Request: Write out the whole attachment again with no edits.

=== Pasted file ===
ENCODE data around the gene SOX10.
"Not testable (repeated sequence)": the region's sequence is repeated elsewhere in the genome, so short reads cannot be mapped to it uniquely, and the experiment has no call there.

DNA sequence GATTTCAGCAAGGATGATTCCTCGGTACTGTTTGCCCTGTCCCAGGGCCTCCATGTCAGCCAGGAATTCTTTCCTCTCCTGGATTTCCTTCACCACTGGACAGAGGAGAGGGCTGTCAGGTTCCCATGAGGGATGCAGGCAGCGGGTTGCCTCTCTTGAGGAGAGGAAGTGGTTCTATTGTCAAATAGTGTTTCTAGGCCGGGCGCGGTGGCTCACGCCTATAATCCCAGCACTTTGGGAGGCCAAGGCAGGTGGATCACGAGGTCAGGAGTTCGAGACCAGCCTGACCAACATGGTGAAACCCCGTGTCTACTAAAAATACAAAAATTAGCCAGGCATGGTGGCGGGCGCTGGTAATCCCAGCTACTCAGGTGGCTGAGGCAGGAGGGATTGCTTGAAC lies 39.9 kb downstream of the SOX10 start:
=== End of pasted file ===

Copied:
ENCODE data around the gene SOX10.
"Not testable (repeated sequence)": the region's sequence is repeated elsewhere in the genome, so short reads cannot be mapped to it uniquely, and the experiment has no call there.

DNA sequence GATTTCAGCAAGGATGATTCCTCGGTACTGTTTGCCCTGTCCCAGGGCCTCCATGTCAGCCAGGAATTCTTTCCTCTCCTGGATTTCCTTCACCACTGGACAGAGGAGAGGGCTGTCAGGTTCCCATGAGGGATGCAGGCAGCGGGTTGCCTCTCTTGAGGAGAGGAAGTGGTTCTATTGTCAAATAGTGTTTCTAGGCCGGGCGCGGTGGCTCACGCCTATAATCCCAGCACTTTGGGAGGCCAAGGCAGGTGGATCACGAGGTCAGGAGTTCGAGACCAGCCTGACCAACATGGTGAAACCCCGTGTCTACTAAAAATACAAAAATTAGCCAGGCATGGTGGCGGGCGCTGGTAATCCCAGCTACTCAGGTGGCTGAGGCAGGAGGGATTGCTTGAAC lies 39.9 kb downstream of the SOX10 start: